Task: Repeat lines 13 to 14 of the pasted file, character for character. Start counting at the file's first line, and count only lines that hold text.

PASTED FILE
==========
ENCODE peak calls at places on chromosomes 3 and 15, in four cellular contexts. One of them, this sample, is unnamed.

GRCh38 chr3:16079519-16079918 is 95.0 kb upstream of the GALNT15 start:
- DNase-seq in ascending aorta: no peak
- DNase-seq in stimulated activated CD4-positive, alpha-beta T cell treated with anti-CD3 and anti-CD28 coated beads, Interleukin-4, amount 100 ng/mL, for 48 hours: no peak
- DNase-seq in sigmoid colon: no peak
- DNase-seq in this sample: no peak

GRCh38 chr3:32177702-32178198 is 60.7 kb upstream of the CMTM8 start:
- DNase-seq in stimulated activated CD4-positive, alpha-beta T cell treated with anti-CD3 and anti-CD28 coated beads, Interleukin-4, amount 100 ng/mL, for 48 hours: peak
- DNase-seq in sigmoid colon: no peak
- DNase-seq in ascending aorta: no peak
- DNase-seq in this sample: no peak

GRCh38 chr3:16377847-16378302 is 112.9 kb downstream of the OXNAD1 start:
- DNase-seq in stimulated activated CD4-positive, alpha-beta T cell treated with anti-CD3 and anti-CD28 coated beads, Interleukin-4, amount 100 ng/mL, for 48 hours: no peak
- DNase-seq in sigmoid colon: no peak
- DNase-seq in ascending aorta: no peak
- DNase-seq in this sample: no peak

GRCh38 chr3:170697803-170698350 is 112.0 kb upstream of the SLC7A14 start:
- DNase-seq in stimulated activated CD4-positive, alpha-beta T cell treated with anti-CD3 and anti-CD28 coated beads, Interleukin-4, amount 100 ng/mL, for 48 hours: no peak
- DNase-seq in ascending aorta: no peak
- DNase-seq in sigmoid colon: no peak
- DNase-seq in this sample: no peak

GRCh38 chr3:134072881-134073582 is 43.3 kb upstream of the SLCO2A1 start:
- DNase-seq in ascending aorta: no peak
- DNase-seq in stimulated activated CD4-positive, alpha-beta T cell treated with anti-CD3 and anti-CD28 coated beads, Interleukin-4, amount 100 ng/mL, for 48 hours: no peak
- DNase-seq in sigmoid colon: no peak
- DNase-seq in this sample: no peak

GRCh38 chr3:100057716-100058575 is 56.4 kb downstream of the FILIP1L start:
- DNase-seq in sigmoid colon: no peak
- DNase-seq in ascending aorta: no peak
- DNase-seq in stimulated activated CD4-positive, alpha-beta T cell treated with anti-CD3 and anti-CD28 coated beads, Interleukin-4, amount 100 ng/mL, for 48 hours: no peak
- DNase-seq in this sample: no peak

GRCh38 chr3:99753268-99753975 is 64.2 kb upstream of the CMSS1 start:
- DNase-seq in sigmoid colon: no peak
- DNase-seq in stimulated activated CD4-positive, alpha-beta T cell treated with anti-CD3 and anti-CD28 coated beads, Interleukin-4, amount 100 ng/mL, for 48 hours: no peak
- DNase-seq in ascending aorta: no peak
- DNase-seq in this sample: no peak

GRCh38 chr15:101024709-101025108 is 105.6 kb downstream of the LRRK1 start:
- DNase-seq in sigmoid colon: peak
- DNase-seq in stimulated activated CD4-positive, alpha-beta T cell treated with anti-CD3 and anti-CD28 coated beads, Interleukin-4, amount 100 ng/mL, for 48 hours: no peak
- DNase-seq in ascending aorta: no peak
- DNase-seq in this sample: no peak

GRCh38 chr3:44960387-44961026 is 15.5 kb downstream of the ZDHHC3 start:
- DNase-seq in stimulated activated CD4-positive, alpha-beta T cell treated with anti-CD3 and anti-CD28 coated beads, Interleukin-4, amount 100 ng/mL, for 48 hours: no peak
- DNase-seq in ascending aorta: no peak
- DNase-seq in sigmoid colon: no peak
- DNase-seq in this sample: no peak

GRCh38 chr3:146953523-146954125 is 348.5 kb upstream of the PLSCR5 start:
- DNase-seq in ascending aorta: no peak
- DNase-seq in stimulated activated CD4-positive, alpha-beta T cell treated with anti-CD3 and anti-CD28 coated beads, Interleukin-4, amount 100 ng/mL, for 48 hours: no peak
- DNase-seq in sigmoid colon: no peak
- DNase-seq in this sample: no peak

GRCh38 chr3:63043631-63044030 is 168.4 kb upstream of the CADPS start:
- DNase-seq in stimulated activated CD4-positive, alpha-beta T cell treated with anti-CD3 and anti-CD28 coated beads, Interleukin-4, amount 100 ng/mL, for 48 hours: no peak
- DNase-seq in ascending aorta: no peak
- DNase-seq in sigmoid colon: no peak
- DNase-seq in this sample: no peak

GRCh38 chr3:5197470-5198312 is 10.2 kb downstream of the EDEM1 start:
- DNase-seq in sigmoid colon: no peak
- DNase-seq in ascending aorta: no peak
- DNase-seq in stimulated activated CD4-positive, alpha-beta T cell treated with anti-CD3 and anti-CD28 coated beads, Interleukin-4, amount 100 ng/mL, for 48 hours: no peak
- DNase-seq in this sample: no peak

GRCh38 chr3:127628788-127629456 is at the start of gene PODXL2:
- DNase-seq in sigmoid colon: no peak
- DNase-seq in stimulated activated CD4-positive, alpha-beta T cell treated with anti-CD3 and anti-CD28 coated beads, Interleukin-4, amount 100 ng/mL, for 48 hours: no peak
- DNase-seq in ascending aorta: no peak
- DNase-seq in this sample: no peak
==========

- DNase-seq in stimulated activated CD4-positive, alpha-beta T cell treated with anti-CD3 and anti-CD28 coated beads, Interleukin-4, amount 100 ng/mL, for 48 hours: no peak
- DNase-seq in sigmoid colon: no peak